When the topic of Seymour Valley’s big trees comes up, as it often does in my world, one of the first places I recommend visiting is the Old Growth Trail. Set deep in the heart of the valley near the Seymour Dam, and surrounded by the North Shore Mountains, it has a magic you won’t find anywhere else!
The origins of this trail date back to the 1980s, when the Seymour Demonstration Forest, as it was then known, became open to the public. Roughly 11 kms up the valley, on the banks of the river, was a track that had been used for quite some time by the Seymour Salmon Hatchery. It wound through what is today one of the rarest of ecosystems in British Columbia’s Lower Mainland. Majestic Sitka spruce, with their moss laden limbs, tall, straight trunks and distinctively patterned bark, after all, are always standout trees! In time, the newly renamed Lower Seymour Conservation Reserve (LSCR) carefully constructed a trail system through this venerable forest for the enjoyment of all.
Let’s remember, though, that it takes some good honest effort to get there! You’ll need to cover about 11 kms on the Seymour Valley Trailway to get to the trailhead, and the round trip will involve about 26 kms. Riding your bike, therefore, is the most efficient way to reach the Old Growth Trail. Should you choose to walk or run, that will add substantially to your time.
Once you cross the Seymour Mainline and head downhill, you’ll shortly reach a junction at end of pavement. Heading straight has you on the cobblestoned banks of the Seymour River, and bearing left will get you to the Old Growth Trail in another five minutes or so. Don’t forget that this part of the Seymour Valley has a well earned reputation for rain, so choose your weather window carefully and/or bring the necessary rain gear!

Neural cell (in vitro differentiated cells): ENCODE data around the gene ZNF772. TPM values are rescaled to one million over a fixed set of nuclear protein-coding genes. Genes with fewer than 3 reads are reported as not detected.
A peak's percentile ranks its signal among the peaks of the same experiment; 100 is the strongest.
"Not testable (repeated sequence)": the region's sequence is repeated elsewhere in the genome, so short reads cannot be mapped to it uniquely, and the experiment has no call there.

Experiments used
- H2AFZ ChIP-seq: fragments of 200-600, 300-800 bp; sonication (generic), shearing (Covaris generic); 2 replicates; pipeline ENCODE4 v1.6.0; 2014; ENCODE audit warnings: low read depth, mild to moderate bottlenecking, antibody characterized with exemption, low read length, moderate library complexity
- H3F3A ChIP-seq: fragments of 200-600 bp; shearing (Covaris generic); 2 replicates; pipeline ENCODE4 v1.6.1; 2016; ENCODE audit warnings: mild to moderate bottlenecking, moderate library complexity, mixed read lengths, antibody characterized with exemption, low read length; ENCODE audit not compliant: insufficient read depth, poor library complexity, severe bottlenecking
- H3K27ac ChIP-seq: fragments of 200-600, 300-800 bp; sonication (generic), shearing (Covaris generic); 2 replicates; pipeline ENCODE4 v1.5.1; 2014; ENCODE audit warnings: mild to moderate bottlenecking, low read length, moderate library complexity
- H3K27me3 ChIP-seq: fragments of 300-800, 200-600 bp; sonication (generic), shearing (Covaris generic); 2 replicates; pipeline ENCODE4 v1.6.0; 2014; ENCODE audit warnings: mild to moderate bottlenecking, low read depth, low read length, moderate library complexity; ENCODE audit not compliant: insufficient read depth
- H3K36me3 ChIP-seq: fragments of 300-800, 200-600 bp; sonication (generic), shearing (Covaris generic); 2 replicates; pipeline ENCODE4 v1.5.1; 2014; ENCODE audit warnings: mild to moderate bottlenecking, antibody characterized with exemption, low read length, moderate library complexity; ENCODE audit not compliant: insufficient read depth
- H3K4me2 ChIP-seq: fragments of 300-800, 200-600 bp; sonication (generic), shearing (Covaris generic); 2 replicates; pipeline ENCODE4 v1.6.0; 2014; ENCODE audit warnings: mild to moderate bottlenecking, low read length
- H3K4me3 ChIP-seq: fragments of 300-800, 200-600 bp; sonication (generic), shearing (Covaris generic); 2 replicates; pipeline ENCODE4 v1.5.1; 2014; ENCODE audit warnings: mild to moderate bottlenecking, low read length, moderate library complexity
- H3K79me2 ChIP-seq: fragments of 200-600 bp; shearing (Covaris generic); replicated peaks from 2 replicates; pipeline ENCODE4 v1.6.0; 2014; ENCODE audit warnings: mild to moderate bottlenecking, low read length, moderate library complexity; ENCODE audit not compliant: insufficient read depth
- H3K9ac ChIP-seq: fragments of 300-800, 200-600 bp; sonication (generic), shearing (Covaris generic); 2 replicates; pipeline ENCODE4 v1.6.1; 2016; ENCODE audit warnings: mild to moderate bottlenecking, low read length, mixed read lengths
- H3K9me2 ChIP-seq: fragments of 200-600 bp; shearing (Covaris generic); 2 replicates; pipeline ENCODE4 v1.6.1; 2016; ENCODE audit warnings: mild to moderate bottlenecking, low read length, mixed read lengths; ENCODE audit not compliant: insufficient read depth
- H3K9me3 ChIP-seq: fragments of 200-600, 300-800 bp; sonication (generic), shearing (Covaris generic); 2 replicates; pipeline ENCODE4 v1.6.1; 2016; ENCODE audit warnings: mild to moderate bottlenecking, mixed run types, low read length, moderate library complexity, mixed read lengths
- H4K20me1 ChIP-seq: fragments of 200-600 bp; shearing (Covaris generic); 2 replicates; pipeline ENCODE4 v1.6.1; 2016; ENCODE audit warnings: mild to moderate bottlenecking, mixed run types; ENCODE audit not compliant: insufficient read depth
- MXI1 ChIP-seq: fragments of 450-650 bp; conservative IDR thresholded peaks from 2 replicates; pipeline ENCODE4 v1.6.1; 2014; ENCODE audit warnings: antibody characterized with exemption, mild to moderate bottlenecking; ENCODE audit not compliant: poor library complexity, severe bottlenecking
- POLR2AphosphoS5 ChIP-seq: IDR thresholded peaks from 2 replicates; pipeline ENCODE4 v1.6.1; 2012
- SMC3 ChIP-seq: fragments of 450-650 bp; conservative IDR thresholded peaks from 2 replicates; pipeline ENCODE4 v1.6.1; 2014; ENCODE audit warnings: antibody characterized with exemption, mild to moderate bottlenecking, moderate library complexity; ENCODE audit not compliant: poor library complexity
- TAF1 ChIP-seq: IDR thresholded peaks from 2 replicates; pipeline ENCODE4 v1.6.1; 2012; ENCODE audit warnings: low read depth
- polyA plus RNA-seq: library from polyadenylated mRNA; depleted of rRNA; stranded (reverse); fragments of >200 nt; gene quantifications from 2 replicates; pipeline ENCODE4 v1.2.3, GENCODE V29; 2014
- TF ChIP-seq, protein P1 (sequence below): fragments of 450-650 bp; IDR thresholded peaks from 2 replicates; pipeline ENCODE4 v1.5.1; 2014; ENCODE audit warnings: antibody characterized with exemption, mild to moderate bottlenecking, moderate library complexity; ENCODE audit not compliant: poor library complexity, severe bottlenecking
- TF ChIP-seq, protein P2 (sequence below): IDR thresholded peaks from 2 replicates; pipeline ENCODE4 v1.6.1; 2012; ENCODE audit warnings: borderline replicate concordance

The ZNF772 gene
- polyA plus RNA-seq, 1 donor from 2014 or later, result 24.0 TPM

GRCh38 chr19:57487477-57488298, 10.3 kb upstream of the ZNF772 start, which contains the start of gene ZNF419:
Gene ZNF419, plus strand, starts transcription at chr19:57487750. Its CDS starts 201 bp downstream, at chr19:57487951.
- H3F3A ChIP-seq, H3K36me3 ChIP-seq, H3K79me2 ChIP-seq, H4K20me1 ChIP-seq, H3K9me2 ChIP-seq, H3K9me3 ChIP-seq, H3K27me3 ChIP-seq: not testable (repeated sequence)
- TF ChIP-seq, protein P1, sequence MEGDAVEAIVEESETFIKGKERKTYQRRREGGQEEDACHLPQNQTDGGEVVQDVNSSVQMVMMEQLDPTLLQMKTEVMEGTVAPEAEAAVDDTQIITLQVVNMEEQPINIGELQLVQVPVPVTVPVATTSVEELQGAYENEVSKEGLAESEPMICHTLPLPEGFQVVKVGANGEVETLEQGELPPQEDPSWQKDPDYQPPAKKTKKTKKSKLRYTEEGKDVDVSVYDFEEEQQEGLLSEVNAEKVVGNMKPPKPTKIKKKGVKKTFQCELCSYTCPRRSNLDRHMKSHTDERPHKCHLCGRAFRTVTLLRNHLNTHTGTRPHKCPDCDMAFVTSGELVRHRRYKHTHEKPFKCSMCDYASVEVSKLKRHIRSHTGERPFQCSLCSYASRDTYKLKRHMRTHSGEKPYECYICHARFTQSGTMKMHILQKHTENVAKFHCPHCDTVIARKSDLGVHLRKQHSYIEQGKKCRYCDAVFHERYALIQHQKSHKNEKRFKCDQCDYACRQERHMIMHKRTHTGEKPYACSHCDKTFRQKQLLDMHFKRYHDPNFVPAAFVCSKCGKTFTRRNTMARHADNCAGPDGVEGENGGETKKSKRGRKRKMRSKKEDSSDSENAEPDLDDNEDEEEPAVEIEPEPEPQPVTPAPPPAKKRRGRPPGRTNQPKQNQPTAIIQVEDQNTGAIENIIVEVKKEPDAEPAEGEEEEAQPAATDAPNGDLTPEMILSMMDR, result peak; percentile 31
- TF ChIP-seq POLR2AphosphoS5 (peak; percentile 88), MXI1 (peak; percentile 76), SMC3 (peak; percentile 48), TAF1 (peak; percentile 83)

Arriving at the trailhead, you’re immediately greeted by those tall pillars of Sitka spruce ( Picea sitchensis). Sharing the forest with them are the Western red cedar (Thuja Plicata), Douglas fir(Pseudotsuga Menzieszi), and that other coastal companion, the Western hemlock ( Tsuga Heterophylla). Immersion comes naturally here, especially when you have the opportunity to enjoy it with solitude. Other than the fact that you’re riding a bicycle and following an easy gravel path, the primeval feel remains unmistakeable.
These trails have had their challenges over the years, as storms have been known to take their toll in the valley. There have been trees blown down, floods, and even events that have moved bridges and trail structures right off their foundations! It’s always good to check first to see if the trails are open and be aware that on windy days, extra attention is required.